Celiac.com 02/21/2020 – It seems fiber is important, especially for those suffering from celiac disease. Who knew? A study published in the March 2018 issue of Clinical Gastroenterology determined that increased fiber intake helped with ongoing celiac symptoms among sero-negative patients, and those with healed small intestine mucosa.
The study looked at 47 confirmed celiac disease patients, of which 22 were not suffering from ongoing celiac symptoms, while 25 had ongoing symptoms. Both groups had healed intestinal mucosa and negative blood tests for celiac disease. They also tested a whole bunch of other technical biomarkers such as “CD3 + and γδ + intraepithelial lymphocytes (IELs), CD25 + and FOXP3 + regulatory T cells, and CD117 + mast cells, and the expression of tight junction proteins claudin-3 and occludin, heat shock protein 60, interleukin 15, and Toll-like receptor 2 and 4 were evaluated in duodenal biopsies.” I have no idea what these are or why they are important, but they looked at them. My guess is that they are related to the autoimmune and/or inflammatory processes.
The asymptomatic patients ate more fiber and had a larger number of CD3 intraephithelial lymphocytes (IELs). According to the study, “There may be a correlation between the number of CD3 IELs and intestinal inflammation.”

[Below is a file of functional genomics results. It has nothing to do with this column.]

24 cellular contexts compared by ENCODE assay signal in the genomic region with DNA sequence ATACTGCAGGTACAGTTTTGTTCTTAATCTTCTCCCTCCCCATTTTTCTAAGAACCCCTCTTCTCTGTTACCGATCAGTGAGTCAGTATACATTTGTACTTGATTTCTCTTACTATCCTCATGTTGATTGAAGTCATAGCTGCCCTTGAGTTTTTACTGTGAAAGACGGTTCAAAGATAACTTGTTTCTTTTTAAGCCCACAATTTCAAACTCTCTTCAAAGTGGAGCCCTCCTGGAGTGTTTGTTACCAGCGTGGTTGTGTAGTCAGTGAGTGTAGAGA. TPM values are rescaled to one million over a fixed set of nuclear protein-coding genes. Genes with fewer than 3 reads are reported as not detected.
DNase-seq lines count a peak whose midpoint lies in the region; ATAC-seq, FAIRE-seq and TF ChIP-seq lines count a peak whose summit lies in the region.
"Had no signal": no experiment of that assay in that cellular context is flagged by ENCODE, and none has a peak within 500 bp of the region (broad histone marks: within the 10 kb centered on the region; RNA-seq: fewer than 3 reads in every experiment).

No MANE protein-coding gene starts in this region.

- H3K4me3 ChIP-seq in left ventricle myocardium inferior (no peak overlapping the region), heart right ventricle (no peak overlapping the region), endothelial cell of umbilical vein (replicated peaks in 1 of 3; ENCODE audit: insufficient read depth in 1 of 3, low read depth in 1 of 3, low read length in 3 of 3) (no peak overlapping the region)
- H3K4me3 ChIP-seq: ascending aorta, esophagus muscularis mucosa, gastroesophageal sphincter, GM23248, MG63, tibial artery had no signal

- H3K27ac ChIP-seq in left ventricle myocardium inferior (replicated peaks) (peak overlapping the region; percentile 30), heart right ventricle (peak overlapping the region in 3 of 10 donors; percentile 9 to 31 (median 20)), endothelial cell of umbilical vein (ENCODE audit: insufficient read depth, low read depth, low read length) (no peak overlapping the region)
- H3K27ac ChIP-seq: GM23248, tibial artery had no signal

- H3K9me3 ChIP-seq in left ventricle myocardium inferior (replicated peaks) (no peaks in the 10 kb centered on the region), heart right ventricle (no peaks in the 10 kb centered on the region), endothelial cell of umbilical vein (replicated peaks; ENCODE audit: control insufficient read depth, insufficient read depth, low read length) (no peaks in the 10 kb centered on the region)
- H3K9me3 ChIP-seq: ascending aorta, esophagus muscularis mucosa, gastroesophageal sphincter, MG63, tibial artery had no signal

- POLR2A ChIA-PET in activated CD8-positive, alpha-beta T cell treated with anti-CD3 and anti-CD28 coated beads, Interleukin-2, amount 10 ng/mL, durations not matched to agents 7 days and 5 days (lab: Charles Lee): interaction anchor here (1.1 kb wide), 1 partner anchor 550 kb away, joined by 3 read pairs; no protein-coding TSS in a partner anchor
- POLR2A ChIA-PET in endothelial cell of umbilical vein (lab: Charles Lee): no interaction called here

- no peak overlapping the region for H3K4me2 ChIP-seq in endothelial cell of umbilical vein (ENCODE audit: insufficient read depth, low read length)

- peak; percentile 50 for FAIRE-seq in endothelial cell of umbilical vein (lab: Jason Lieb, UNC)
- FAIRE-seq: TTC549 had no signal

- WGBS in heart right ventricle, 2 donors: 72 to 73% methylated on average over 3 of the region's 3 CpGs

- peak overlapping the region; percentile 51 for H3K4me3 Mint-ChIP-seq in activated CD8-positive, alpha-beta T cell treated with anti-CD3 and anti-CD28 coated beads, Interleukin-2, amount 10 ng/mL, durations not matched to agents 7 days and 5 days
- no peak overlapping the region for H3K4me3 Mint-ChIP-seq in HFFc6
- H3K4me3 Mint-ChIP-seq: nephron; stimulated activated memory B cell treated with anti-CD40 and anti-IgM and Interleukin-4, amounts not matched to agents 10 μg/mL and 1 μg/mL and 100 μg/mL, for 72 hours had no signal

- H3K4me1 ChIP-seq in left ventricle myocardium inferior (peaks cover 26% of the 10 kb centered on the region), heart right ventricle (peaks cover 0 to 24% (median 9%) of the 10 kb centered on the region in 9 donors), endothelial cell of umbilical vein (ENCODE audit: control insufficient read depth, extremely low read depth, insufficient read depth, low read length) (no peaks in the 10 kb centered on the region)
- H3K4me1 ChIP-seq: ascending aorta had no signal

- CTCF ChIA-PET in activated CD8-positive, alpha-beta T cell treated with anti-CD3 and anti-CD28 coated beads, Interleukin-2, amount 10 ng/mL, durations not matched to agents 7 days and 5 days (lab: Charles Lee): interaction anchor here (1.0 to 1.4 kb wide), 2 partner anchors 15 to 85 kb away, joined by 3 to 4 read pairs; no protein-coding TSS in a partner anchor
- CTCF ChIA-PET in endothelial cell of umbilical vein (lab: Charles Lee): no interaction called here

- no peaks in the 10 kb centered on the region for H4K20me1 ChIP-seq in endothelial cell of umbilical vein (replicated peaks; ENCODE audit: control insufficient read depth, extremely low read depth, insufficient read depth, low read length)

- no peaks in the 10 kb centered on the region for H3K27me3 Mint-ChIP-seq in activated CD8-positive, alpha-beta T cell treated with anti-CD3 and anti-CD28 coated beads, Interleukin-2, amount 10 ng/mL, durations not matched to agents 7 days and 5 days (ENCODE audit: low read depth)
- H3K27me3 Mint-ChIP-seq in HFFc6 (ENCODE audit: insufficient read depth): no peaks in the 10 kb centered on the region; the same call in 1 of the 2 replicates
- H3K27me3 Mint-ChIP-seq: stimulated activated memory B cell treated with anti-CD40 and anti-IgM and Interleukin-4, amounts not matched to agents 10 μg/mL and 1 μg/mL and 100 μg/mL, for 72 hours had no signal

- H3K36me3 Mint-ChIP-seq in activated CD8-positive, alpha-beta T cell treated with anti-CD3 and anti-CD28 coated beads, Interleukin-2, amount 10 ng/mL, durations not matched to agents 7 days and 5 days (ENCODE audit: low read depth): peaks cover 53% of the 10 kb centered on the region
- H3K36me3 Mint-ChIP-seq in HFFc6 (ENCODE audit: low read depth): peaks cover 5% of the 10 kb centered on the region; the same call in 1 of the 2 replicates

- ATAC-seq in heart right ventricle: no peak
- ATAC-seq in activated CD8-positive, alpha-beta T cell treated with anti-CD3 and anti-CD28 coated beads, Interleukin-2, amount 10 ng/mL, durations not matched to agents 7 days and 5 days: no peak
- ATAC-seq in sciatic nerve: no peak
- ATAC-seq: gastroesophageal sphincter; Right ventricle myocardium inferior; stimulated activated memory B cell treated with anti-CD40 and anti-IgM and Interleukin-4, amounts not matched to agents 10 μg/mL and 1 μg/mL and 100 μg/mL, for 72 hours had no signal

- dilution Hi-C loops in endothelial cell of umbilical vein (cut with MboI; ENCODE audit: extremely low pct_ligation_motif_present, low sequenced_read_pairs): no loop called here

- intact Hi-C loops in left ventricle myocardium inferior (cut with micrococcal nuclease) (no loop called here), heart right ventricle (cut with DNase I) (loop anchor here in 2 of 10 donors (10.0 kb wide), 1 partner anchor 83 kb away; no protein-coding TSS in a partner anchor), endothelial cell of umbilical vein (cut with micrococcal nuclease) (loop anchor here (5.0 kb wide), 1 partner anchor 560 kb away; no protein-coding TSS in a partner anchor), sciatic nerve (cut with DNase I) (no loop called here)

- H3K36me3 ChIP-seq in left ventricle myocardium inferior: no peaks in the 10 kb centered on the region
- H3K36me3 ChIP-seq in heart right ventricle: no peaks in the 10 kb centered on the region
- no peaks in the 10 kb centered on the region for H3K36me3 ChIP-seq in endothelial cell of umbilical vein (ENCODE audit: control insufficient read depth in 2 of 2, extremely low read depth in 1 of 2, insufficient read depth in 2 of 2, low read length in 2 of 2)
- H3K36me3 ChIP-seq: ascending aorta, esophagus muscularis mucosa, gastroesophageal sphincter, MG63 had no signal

The big take away for me on this is that we should eat more fiber. The gluten-free diet is notoriously low in fiber. Some good sources of fiber are beans, greens, coconut, corn, broccoli, sweet potatoes, and brown rice.
Beans can cause unfortunate gas and bloating which can be mistaken for celiac symptoms. Soaking beans overnight before cooking and using the Bean-O enzymes are good ways to counteract this. I find I can eat beans one day, but struggle if I try to eat them two days in a row. Leafy greens, again two days in a row throws my body into a fit. Maybe alternating days of beans and greens might help!
Also, there is no shame in a gluten-free fiber supplement. I find psyllium husk fiber supplements to be exceptionally hard on my system. I use flax seeds when I need to. Here is a great article on how to choose a good fiber supplement for yourself.
Anyway, if you are experiencing ongoing celiac symptoms, try a fiber supplement for a few weeks. Many people will tell you to eliminate diary, all grains, or a low FODMAP diet. This might be simpler and easier to implement than any of those and might provide relief. I would say this is worth a try!
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